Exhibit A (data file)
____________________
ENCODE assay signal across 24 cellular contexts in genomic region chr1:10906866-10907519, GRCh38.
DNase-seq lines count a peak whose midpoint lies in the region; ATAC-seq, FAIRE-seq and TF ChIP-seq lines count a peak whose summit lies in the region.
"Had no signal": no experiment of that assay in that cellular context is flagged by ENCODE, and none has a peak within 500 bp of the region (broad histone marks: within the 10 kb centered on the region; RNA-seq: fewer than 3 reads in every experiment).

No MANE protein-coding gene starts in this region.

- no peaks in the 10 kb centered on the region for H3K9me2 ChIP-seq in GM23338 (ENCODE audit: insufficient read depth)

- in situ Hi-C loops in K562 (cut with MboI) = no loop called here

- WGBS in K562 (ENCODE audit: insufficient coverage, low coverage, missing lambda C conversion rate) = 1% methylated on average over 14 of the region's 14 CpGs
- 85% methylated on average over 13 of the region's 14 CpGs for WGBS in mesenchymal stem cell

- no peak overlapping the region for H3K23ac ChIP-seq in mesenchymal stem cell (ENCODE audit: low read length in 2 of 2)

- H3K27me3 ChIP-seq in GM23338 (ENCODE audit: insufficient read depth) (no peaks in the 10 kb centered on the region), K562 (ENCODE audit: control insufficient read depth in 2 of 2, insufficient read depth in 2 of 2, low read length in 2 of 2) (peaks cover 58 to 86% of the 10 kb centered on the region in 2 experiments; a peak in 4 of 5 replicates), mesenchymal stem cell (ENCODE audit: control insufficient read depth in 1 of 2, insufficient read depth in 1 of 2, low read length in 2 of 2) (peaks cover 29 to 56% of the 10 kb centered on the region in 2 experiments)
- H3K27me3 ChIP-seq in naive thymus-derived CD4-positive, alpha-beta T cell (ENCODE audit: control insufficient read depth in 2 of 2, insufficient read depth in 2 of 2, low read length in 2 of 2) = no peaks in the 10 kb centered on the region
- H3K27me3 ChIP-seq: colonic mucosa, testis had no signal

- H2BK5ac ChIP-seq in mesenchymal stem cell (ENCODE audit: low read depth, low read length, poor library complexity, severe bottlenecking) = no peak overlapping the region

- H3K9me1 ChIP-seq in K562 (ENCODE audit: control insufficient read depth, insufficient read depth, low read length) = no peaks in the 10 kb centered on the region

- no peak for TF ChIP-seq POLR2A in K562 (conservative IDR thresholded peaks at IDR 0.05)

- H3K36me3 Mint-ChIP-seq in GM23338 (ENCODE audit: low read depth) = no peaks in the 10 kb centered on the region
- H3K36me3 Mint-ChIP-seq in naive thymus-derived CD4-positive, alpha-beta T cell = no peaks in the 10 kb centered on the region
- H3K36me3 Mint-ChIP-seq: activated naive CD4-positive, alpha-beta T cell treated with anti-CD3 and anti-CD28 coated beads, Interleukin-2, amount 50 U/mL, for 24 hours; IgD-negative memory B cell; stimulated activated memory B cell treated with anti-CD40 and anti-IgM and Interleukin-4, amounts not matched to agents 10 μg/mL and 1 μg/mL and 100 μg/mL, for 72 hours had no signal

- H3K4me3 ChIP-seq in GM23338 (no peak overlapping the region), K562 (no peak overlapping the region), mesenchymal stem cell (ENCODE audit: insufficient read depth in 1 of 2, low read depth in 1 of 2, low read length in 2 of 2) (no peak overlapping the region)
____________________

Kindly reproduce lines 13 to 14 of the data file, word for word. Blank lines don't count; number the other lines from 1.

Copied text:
- H2BK5ac ChIP-seq in mesenchymal stem cell (ENCODE audit: low read depth, low read length, poor library complexity, severe bottlenecking) = no peak overlapping the region

- H3K9me1 ChIP-seq in K562 (ENCODE audit: control insufficient read depth, insufficient read depth, low read length) = no peaks in the 10 kb centered on the region